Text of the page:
Tens of Thousands of Online Grooming Crimes Recorded Amid Calls for Swift Action on Online Safety Bill

Tens of Thousands of Online Grooming Crimes Recorded Amid Calls for Swift Action on Online Safety Bill

As the Online Safety Bill awaits its anticipated passage into law in the coming autumn, concerns have risen over the multitude of online grooming crimes that have been documented during this period.


Advocates are calling for the swift implementation of the bill and are urging against any further delays.

The bill, which has experienced a lengthy journey through revisions and postponements, is designed to address online safety concerns comprehensively.

Recently, government officials have found themselves defending the bill against objections from technology companies, who fear that the legislation may weaken encryption practices.

The NSPCC (National Society for the Prevention of Cruelty to Children) has issued a plea to both tech giants and Members of Parliament to throw their support behind the Online Safety Bill.


The charity reveals that UK police forces have recorded a staggering 34,000 instances of online grooming crimes over the past six years.

The NSPCC initially called for more stringent online safety regulations back in 2017.

Drawing from data collected by 42 UK police forces, the organization highlighted a concerning trend: last year alone, there were 6,350 recorded instances of offenses related to sexual communication with minors.

This marked an alarming 82% increase since the introduction of this offense category in 2017/18.

The data further reveals that a substantial 73% of these crimes were linked to platforms like Snapchat or Meta-associated websites. Notably, 5,500 offenses were directed towards primary school-aged children.


As Parliament readies itself to conclude debates on the bill after the summer recess, these figures present a stark backdrop.

Sir Peter Wanless, Chief Executive of the NSPCC, emphasizes, “Today’s research brings to light the distressing extent of child abuse occurring on social media platforms, underscoring the human toll of unsafe online products.

The volume of offenses underscores the critical importance of the Online Safety Bill and the urgent necessity for the groundbreaking protections it aims to afford children.”

Sir Peter further acknowledges the government’s response in strengthening the legislation to compel companies to address their platforms’ contribution to child sexual abuse in a robust yet balanced manner, even within private messaging spaces.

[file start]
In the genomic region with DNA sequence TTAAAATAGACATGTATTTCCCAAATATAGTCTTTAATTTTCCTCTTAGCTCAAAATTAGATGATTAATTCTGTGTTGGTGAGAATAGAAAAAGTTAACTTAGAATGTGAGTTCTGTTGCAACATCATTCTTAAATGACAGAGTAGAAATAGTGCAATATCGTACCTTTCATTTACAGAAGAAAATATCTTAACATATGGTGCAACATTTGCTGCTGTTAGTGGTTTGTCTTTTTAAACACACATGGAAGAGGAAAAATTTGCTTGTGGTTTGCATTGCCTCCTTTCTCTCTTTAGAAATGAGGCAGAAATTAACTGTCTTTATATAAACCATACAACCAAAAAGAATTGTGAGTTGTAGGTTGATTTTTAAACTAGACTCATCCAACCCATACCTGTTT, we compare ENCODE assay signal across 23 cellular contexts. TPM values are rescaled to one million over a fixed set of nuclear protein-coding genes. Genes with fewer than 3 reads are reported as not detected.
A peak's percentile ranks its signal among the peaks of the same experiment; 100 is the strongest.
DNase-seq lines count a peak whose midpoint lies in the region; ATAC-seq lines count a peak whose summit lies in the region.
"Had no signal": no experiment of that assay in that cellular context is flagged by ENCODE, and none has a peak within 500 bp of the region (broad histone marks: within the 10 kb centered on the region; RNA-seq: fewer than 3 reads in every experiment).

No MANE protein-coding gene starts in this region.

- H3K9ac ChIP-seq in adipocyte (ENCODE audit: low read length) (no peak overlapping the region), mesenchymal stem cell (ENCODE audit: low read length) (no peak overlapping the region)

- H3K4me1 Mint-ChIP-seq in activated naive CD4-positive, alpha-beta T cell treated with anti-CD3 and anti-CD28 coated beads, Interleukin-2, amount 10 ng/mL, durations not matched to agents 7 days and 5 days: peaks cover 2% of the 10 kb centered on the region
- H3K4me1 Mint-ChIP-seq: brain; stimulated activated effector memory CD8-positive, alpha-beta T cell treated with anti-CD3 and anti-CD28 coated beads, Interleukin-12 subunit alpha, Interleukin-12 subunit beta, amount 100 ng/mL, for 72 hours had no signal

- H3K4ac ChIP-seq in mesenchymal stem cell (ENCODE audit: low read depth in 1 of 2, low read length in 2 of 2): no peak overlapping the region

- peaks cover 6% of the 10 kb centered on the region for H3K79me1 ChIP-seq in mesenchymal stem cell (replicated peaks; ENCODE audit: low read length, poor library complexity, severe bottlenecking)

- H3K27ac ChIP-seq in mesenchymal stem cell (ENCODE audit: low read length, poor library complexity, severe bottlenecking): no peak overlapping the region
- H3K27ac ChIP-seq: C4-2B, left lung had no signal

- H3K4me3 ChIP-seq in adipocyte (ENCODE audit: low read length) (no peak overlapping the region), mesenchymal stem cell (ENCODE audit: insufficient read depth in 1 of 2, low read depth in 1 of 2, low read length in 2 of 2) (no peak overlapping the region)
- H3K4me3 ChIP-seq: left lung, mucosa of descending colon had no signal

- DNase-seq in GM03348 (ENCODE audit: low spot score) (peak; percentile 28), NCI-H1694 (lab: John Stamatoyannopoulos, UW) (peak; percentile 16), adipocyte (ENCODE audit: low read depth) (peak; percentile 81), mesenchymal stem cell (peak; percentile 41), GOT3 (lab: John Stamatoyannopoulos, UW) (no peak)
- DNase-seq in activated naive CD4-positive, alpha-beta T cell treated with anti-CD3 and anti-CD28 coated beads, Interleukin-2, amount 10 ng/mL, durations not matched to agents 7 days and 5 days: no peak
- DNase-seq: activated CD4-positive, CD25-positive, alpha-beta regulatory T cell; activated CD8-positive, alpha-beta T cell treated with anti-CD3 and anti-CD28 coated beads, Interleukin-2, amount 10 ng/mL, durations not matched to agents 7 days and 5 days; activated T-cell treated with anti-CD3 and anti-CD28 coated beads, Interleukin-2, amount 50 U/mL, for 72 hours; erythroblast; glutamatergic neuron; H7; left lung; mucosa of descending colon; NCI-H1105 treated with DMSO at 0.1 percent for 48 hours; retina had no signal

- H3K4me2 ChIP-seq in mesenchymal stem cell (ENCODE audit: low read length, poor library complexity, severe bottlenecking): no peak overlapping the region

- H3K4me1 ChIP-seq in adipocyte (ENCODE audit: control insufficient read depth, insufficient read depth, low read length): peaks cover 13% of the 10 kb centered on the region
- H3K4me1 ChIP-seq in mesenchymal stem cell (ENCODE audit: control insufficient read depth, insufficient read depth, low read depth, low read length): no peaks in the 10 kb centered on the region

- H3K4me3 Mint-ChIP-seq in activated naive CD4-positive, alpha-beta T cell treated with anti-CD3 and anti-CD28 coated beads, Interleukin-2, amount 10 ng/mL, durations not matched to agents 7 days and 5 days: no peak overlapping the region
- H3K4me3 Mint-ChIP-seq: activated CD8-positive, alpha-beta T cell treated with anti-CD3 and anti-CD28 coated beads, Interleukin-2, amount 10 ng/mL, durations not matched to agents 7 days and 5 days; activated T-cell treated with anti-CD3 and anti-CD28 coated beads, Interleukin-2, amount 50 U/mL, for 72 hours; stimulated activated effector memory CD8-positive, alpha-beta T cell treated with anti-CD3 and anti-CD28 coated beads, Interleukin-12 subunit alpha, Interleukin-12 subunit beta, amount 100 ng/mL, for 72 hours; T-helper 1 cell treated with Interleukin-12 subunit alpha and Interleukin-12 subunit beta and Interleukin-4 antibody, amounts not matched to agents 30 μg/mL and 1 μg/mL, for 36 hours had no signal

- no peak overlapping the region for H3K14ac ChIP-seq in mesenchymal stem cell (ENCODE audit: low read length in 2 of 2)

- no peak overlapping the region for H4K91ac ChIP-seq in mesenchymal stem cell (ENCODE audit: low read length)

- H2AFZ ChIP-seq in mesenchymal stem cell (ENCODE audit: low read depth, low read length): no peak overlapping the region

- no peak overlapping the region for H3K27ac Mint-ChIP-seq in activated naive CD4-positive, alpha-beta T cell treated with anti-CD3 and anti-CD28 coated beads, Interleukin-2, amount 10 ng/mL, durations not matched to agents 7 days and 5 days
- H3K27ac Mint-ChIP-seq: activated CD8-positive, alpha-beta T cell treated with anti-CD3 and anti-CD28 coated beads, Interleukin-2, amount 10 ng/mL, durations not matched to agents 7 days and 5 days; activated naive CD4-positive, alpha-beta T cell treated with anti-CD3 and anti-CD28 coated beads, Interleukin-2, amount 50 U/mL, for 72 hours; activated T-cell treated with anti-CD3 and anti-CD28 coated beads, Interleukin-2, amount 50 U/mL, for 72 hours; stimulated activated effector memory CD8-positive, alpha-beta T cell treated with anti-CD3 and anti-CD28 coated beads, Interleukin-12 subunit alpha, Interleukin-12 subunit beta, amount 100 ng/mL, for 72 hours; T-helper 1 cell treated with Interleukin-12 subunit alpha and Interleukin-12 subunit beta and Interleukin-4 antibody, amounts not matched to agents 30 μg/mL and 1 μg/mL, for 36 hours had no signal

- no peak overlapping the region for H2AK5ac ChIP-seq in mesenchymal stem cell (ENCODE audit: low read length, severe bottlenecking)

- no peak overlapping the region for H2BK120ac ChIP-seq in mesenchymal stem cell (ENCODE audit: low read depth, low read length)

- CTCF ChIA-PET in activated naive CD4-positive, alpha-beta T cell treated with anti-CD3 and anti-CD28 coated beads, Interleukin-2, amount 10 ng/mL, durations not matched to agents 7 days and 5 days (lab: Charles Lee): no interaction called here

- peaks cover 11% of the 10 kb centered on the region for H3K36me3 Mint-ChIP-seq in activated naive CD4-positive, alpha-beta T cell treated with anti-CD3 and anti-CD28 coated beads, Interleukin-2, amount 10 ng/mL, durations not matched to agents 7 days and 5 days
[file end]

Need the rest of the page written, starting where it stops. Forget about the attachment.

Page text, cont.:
The data also discloses that, when the victim’s gender is known, approximately 83% of social media grooming cases over the past six years involved female victims.


Disturbingly, the police data indicates that about 150 apps, games, and websites were implicated in targeting children.

The NSPCC argues that the Online Safety Bill is imperative for safeguarding children against abuse.

If enacted, the bill would impose more rigorous responsibilities on companies and technology leaders to protect young users.

However, the NSPCC also insists that the legislation must account for emerging technologies such as artificial intelligence.

Sir Peter urges tech firms, including those implicated by these sobering statistics, to ensure that their current and future services do not subject children to unacceptable risks of abuse.


Sophia, a survivor of online exploitation, shares her harrowing experience as a cautionary tale.

She recounts encountering an individual who posed as a teenager when she was 15, which eventually escalated into coercion and threats.

Sophia’s distressing story underscores the need for robust online safety measures to prevent such incidents.

Susie Hargreaves, Chief Executive of the Internet Watch Foundation, stresses the importance of incorporating robust safety features if platforms opt for end-to-end encryption.

She warns that without these features, abusers could exploit encryption to conceal their harmful activities and continue to harm children.


Highlighting the gravity of the situation, Hargreaves notes, “Some of the worst sexual predators in the world can now have potentially any child within their grasp with a few clicks of a mouse’s button.”

She asserts that the internet has facilitated access for those seeking to groom and exploit children, necessitating concerted efforts to combat this issue.

A spokesperson from the Government acknowledges the urgency of the situation and the necessity of the Online Safety Bill.

The spokesperson reassures that the bill, bolstered through various revisions, is on track to become law soon.

Collaborations with regulatory bodies like Ofcom are underway to ensure the timely enforcement of protections, emphasizing the commitment to safeguarding children both online and offline.


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